1. The risk of investment-treaty claims. Under the Paris Agreement, States must each year implement measures towards the overall long-term objective of stabilization of the temperature; also known as the 2o C global temperature target. The means to maintain the average temperature increase well below 2o C are multiple and include, g., low carbon, no carbon, renewable energyand new building standards.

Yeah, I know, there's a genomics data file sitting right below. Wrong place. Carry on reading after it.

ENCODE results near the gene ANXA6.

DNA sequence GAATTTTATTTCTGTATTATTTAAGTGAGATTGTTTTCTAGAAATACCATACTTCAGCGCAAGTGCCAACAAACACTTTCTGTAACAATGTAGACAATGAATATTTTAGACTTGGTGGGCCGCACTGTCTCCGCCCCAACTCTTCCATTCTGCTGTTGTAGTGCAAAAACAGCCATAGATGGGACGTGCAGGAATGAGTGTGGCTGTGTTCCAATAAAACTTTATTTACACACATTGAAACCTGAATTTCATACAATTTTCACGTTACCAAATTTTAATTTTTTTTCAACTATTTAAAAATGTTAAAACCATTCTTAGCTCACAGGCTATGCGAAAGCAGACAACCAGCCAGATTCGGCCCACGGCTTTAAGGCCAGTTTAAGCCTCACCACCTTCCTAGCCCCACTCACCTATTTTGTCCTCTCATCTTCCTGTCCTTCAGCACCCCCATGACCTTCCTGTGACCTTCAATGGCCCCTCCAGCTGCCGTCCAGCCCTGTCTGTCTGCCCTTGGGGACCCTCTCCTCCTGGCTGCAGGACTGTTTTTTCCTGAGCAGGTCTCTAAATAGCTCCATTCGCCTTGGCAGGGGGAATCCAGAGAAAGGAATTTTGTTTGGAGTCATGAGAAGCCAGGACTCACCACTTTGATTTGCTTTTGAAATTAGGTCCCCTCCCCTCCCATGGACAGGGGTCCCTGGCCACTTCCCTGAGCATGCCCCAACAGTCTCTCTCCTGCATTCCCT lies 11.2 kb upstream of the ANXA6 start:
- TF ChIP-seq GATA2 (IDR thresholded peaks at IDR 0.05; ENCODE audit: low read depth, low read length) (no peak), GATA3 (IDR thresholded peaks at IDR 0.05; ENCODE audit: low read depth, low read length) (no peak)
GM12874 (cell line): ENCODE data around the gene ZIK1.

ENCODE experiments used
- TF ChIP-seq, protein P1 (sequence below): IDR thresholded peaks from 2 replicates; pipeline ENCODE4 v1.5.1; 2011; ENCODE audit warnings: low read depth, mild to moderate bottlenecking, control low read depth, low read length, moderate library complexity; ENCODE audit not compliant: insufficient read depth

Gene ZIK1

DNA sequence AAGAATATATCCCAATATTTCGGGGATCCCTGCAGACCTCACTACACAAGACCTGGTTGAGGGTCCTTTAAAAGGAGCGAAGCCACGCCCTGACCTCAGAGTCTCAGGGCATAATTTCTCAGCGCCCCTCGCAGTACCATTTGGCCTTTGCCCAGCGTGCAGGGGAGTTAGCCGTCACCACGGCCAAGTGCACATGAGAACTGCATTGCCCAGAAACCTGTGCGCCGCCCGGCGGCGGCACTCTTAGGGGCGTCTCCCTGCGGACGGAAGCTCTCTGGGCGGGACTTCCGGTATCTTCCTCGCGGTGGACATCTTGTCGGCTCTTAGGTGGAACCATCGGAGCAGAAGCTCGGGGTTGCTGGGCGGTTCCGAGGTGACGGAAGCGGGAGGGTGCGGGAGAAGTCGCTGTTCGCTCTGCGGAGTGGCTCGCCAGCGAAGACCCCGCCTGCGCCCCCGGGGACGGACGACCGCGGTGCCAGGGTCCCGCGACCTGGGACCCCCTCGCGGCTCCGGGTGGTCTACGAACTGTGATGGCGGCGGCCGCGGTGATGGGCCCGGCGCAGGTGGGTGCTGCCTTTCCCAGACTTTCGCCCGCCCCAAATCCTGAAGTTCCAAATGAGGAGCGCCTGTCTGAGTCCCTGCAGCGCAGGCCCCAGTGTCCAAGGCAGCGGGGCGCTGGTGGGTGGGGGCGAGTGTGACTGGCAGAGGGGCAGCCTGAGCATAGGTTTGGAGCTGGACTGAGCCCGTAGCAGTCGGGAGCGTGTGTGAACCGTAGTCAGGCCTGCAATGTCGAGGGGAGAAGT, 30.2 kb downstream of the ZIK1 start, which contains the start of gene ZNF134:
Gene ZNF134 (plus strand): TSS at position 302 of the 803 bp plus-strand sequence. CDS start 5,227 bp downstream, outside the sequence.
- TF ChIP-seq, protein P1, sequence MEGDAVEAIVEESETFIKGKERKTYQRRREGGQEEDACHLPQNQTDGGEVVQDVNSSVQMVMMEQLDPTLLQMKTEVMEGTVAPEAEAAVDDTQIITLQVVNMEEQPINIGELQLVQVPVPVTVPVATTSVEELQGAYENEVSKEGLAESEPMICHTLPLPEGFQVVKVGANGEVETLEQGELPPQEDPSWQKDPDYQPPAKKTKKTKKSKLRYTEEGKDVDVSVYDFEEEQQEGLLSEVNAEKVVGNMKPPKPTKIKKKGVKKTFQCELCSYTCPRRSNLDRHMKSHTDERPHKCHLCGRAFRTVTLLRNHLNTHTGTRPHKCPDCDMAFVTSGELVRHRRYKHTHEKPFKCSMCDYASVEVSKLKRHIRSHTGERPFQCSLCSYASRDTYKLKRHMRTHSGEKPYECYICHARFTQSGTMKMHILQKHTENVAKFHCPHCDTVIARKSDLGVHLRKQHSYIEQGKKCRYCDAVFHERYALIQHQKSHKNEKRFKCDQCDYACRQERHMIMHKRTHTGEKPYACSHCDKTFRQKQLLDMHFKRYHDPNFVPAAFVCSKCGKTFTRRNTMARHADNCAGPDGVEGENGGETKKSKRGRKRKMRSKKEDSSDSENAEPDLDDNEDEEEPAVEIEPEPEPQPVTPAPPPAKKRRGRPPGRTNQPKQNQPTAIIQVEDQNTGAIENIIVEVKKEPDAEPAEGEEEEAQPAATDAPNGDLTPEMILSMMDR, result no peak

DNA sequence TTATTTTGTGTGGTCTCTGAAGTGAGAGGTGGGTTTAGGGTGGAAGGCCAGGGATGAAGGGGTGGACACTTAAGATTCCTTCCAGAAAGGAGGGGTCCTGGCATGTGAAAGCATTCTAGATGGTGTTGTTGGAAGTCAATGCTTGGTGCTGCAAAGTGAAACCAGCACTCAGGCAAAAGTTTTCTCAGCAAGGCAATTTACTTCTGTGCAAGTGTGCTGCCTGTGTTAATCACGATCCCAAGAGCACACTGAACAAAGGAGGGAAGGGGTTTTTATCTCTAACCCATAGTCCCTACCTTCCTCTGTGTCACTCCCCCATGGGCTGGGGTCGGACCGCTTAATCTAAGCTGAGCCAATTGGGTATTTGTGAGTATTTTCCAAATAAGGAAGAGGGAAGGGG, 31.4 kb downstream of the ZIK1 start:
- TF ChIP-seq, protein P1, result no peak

These measures and changes in legislation may affect investments and lead to investment treaty claims by foreign investors. The measures may also create incentives for foreign investment such as when a State implements incentives on renewable energy. The arrival of foreign renewable energy firms may not please everyone and if the State subsequently takes a step back and imposes a moratorium on foreign investment, this policy change may constitute a breach of the doctrine of legitimate expectations and lead to a fair and equitable treatment claim by the foreign investor (subject to an applicable treaty). This was the case in the NAFTA case Windstream Energy LLC v. Government of Canada (PCA Case No. 2013-22, 27 September 2016).